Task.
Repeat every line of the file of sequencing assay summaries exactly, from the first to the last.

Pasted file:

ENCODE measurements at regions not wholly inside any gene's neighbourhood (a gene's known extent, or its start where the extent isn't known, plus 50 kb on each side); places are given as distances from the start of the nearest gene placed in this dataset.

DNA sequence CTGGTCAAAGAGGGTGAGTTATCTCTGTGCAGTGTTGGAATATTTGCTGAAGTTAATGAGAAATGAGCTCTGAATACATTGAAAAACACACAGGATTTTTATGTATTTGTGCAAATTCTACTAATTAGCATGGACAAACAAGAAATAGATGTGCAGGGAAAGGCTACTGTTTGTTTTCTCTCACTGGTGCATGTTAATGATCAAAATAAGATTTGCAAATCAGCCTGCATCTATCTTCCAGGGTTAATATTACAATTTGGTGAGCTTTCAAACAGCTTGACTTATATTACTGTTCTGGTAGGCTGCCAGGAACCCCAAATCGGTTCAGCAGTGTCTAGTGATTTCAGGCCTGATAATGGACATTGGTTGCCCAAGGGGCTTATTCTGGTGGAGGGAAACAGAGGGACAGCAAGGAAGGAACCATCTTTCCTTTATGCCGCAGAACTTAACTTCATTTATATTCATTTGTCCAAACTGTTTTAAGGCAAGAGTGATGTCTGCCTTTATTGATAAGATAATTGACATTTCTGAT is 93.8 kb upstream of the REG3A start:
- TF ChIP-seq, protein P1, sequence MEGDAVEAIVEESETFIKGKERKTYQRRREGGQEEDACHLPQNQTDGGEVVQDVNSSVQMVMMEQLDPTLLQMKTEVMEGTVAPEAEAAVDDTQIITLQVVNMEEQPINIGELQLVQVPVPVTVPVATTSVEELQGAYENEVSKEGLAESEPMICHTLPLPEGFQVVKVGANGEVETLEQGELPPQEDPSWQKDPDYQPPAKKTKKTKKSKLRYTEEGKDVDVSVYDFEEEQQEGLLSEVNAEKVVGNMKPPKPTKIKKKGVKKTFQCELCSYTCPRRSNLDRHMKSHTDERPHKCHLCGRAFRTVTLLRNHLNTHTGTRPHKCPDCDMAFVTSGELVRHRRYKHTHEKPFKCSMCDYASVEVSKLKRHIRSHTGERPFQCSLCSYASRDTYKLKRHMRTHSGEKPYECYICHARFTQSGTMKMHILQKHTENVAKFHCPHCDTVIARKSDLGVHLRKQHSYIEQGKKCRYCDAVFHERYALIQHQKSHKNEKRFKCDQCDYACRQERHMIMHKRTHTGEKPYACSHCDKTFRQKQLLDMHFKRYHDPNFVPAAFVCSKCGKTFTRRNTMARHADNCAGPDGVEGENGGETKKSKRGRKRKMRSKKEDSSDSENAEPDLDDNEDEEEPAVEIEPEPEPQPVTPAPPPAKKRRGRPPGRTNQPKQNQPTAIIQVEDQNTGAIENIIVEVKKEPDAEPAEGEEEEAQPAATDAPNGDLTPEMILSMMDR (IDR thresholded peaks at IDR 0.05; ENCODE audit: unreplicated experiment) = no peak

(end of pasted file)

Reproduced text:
ENCODE measurements at regions not wholly inside any gene's neighbourhood (a gene's known extent, or its start where the extent isn't known, plus 50 kb on each side); places are given as distances from the start of the nearest gene placed in this dataset.

DNA sequence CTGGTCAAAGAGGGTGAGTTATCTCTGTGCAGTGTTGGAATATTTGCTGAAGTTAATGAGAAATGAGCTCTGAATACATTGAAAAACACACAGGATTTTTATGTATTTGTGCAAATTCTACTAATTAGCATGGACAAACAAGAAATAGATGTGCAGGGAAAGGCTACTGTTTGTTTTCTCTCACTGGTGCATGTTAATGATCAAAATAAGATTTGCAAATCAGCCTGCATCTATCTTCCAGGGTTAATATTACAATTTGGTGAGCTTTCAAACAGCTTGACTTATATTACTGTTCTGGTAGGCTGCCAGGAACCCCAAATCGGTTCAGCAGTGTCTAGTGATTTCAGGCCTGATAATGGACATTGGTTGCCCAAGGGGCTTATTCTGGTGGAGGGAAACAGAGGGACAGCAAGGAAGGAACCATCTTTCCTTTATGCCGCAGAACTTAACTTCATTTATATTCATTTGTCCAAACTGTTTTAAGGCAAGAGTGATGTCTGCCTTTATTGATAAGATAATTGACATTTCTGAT is 93.8 kb upstream of the REG3A start:
- TF ChIP-seq, protein P1, sequence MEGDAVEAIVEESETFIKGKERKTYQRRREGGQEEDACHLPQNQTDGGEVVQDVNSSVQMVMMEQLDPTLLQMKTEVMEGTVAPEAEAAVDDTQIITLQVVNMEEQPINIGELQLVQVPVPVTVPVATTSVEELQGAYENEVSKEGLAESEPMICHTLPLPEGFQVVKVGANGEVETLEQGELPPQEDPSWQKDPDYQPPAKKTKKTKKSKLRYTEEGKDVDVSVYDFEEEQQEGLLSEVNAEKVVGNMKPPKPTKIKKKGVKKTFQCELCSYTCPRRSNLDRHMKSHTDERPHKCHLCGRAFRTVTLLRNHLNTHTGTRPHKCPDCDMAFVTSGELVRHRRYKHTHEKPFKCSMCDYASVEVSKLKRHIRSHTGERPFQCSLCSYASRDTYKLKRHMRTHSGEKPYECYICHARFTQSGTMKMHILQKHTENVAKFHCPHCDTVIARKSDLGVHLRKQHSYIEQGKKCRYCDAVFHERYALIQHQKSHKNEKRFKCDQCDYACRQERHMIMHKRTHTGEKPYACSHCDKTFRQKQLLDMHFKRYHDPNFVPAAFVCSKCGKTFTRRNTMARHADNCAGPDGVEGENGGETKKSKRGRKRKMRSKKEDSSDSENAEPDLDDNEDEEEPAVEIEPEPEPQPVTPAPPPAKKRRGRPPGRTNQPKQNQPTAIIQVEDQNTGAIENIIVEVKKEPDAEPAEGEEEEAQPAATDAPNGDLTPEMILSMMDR (IDR thresholded peaks at IDR 0.05; ENCODE audit: unreplicated experiment) = no peak